Denmark loses emotional game after Christian Eriksen collapses on field

Denmark's players react as paramedics attend to Denmark's midfielder Christian Eriksen after he collapsed on the pitch during the UEFA EURO 2020 Group B football match between Denmark and Finland at the Parken Stadium in Copenhagen on June 12, 2021.

Denmark lost its opening game of Euro 2020, but it was inconsequential considering the scare it had with midfielder Christian Eriksen collapsing on the field.

Eriksen reportedly urged his teammates from a hospital bed to complete the game against Finland, which had been suspended just before halftime.

Joel Pohjanpalo scored on a header in the 60th minute to give Finland a 1-0 win in Copenhagen, in its first appearance at the European championship.

Pohjanpalo and his teammate’s celebration were muted considering the circumstances, where the only thing that mattered was the health of Eriksen.

“First of all my heart goes to the family and friends of Christian Eriksen, I hope that everything is going well,” Pohjanpalo said after the match. “The message that we got is that everything at the moment is stable and everything is good. He was awake and he was also wishing that we continue playing. We got together with the Danish team and we decided to continue.

“It’s amazing to see how football connects people and how all the fans here from Finland and from Denmark were shouting his name and loving the game. He’s in our prayers and our thoughts.”

Eriksen, 29, a former Tottenham Hotspur and current Inter Milan star, needed urgent medical attention after collapsing shortly after making a pass and lying unconscious to the horror of all the players, 15,200 fans in the Parken Stadium, and all those around the world watching on television.

“It was a tough night,” an emotional Denmark coach Kasper Hjulmand said. “I couldn’t be prouder of these people who take such good care of each other and in such a time when one of my very dear friends is suffering. The way the players talked in the locker room and were there to show their emotions.

“They decided not to do anything before we were sure that Christian was conscious and that everything was OK. So we had two options; to play the game or play tomorrow. Everyone agreed on playing today. Of course you can’t play a game with such feelings and what we tried to do was incredible. It was incredible that the players tried to play the second half, I’m very affected myself.”

Medical staff worked on Eriksen for nearly 15 minutes to revive him, which included chest compressions and CPR. Players from both teams looked visibly upset as Eriksen lay on the ground and the Danes eventually circled around him to shield him from cameras as medical professionals worked frantically on him.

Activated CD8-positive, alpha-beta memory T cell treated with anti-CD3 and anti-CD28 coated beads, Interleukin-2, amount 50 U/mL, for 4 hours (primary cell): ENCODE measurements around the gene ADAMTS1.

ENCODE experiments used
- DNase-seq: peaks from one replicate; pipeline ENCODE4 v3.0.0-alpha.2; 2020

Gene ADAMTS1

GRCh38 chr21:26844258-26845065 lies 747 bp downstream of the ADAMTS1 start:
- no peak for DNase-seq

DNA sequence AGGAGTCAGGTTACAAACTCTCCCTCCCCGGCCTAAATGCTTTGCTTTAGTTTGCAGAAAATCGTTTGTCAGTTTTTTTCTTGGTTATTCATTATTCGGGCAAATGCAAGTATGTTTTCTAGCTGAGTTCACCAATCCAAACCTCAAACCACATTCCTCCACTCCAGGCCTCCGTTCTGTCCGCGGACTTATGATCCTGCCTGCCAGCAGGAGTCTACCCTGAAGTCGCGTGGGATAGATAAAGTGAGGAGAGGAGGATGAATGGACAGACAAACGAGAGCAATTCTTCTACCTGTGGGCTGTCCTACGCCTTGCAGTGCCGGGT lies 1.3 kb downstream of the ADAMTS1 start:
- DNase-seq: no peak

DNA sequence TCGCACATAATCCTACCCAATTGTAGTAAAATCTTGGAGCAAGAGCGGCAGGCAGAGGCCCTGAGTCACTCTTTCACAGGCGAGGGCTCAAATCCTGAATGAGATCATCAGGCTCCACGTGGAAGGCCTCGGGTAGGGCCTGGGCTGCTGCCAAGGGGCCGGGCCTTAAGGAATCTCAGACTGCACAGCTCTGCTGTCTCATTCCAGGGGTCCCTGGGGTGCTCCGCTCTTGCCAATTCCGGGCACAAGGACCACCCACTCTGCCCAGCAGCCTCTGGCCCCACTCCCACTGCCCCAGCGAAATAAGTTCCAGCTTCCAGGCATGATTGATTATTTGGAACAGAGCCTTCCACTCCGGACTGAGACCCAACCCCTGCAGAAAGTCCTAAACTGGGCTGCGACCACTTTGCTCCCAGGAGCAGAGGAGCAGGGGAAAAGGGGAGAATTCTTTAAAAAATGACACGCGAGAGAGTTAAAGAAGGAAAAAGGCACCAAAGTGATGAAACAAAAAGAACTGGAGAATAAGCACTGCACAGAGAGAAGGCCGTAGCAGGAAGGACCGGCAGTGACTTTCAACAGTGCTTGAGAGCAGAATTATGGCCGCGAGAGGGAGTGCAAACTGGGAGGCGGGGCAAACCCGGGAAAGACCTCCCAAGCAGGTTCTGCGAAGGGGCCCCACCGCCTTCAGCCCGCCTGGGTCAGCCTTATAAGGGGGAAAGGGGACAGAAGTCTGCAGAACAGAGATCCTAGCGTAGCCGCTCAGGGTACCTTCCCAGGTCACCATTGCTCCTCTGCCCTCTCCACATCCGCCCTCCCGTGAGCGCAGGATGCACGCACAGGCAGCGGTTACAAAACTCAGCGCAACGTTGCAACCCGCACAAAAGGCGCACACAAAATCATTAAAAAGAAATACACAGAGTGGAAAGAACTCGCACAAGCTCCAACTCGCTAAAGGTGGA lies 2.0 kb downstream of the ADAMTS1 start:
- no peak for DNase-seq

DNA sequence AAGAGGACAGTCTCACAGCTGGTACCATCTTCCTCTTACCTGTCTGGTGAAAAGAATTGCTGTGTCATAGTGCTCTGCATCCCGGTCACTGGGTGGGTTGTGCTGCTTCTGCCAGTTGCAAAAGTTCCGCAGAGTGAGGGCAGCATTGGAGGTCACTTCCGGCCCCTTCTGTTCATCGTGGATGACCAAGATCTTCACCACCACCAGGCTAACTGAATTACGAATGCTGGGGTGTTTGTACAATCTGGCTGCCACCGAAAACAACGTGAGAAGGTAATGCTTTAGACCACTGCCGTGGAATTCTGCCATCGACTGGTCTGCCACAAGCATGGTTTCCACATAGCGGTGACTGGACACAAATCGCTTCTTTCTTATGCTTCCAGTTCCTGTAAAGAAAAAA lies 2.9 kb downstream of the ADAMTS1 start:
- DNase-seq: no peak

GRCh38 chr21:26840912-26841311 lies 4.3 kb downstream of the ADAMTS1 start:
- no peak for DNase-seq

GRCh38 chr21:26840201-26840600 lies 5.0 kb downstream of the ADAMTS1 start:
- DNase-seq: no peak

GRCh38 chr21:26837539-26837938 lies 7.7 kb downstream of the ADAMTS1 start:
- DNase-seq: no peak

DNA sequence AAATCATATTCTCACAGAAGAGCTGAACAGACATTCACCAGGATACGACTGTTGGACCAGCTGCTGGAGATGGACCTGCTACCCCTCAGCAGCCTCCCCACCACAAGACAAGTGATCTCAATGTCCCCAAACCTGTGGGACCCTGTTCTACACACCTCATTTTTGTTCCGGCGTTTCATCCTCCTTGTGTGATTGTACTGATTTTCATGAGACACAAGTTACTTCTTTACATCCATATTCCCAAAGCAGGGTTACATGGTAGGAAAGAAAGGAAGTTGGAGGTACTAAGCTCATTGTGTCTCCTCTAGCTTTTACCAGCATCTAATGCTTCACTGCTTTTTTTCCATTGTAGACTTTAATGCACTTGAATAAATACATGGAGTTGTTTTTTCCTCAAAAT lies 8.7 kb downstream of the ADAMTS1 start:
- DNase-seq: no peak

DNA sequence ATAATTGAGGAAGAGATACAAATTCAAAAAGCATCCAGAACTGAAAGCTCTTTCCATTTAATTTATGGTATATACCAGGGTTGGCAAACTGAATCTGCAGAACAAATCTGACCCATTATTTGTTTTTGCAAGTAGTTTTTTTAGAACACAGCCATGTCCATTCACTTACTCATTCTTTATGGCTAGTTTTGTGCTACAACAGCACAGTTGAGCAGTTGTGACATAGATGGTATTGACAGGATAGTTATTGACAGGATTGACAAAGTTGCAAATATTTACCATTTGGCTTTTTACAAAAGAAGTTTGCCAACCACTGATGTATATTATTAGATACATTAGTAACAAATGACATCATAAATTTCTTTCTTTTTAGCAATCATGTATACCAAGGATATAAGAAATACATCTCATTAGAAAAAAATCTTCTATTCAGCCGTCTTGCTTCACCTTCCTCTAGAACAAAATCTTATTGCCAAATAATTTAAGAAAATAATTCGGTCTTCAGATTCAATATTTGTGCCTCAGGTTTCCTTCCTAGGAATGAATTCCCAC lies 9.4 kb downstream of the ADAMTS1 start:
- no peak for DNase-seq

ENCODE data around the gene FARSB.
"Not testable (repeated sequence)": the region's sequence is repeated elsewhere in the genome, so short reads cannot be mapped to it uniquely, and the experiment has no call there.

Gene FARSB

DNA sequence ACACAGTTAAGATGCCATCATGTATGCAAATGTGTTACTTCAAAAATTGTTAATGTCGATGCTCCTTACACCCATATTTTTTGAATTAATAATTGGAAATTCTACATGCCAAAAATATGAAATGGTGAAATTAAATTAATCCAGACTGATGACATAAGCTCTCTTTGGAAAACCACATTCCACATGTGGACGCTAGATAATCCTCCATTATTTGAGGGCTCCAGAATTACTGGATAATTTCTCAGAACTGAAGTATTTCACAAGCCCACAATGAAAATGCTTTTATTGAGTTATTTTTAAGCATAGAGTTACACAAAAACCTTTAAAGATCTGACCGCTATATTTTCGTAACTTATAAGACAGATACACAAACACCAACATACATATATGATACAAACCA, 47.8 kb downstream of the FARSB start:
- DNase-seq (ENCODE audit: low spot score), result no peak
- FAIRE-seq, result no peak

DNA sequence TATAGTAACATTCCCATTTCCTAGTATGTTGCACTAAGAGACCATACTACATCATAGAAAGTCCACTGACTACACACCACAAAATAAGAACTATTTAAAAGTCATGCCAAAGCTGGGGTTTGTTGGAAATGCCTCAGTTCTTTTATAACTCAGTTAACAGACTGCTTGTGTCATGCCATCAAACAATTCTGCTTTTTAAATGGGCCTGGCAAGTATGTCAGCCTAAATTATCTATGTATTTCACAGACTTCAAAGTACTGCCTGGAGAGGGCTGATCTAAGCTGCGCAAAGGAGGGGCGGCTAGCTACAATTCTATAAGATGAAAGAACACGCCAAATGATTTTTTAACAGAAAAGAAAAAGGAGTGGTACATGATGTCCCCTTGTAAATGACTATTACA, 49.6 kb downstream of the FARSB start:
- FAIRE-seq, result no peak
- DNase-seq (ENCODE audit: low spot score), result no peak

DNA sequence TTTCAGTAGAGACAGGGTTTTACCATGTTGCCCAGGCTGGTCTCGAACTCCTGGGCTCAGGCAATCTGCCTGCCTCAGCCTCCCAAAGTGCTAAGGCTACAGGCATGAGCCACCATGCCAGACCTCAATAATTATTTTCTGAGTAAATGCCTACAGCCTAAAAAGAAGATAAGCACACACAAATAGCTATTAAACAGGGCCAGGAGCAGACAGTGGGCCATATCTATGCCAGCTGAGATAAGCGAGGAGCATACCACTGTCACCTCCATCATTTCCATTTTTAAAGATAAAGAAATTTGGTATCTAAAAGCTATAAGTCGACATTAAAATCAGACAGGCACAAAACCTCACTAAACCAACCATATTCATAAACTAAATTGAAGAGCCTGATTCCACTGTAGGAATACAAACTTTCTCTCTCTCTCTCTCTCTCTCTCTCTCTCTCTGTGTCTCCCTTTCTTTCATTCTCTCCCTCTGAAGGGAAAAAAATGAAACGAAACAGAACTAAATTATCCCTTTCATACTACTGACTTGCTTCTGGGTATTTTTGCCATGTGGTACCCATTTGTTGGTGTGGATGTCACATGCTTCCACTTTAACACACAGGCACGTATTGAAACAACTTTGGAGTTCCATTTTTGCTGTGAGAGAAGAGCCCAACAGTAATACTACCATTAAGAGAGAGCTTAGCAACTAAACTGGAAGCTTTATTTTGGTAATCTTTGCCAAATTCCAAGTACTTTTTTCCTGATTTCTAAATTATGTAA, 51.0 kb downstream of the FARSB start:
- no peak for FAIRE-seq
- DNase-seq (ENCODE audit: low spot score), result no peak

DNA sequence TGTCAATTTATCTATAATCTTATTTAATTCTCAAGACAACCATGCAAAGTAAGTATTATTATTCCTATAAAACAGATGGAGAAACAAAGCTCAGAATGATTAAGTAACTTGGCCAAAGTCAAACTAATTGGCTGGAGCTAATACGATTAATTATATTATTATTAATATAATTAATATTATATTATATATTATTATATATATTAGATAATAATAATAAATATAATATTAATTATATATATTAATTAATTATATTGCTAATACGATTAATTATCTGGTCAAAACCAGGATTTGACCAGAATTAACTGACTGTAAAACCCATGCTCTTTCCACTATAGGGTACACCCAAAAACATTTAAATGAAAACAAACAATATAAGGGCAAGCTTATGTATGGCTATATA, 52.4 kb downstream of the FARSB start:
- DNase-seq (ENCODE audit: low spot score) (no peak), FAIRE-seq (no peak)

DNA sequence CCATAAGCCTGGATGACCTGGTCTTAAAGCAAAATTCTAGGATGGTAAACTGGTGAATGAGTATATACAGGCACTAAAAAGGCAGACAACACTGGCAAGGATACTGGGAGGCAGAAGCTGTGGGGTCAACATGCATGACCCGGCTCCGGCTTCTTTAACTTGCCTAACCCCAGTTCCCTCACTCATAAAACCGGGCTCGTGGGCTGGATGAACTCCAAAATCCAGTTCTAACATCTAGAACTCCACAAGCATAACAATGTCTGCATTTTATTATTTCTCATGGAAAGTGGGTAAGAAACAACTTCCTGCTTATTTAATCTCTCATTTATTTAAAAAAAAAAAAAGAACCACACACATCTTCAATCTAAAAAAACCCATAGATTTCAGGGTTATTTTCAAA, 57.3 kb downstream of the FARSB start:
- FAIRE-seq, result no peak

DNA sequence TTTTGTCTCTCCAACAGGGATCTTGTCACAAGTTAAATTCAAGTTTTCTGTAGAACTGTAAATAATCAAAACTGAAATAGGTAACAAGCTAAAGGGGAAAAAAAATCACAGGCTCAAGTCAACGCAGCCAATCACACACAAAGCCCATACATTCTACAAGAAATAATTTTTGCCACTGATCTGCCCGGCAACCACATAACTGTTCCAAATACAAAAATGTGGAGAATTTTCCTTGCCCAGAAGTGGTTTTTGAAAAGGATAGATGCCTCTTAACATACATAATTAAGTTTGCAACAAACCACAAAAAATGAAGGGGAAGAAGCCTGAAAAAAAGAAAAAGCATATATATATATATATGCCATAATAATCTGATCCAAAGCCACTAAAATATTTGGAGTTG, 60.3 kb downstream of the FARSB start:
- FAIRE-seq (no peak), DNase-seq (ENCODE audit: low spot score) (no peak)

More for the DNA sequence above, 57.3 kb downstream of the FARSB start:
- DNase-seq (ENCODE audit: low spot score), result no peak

“I didn’t see it myself, but it was pretty clear that he was unconscious,” said the Denmark team doctor Morten Boesen, who was brought out to the post-game media conference with Hjulmand. “When I get to him he is on his side, he is breathing and I can feel his pulse but suddenly that changes and as everyone saw, we started giving him CPR.

“Help came really, really fast from the medical team and the rest of the staff and with their cooperation we did what we had to do. We managed to get Christian back. He spoke to me before he was taken to the hospital for more analysis.”

Blankets were held around the gurney as it was wheeled off the field with Eriksen on it, but a picture emerged on Twitter showing his eyes were open and he appeared conscious.

The game was suspended by organizers with roughly five minutes remaining the first half. Players retreated to their respective locker rooms while fans remained in shock in the stands.

During the delay, the Danish soccer association announced Eriksen was awake and stable in hospital awaiting further tests. Fans cheered when the news was broadcast on the scoreboard and both Danish and Finnish fans took turns chanting Eriksen’s name.

A decision was made to complete the game at the players’ request after Eriksen reported communicated with his teammates from his hospital bed to get back on the field.

“There was no pressure from UEFA to play,” Hjulmand said. “We knew we had two options. The players couldn’t imagine not being able to sleep tonight and then having to get on the bus and come in again tomorrow. Honestly, it was best to get it over with. Of course you can’t play a game with such feelings and what we tried to do was incredible.”

Less than two hours after the incident, both teams returned to the field for a short warm-up before completing the end of the first half and then the second after a short five-minute interval. Mathias Jensen replaced Eriksen in the lineup.

The game was the second of three of the day. Russia and Belgium took the field in St. Petersburg a half hour after the Denmark-Finland match resumed.

Belgium won the game 3-0 and, after scoring his first of two goals, striker Romelu Lukaku ran to the camera and to wish Eriksen well. The two play together at Inter.

“It was tough to play because my mind was on my teammate Christian,” Lukaku said. “I hope he’s healthy and I dedicate this performance to him.”

Shortly after the restart, Pohjanpalo put Finland ahead heading in a cross which bounced in front of Denmark goalkeeper Kasper Schmeichel and in past him.

Denmark had an excellent opportunity to tie the game in the 73rd minute when striker Yussuf Poulsen was fouled in the penalty area by Finland defender Paulus Arajuuri.

Pierre-Emile Hojbjerg stepped up to take the penalty, but his soft shot was easily stopped by goalkeeper Lukas Hradecky, diving to his left.

Denmark made a frantic push to tie the game at the urging of its fans, but were unable to create another quality opportunity.

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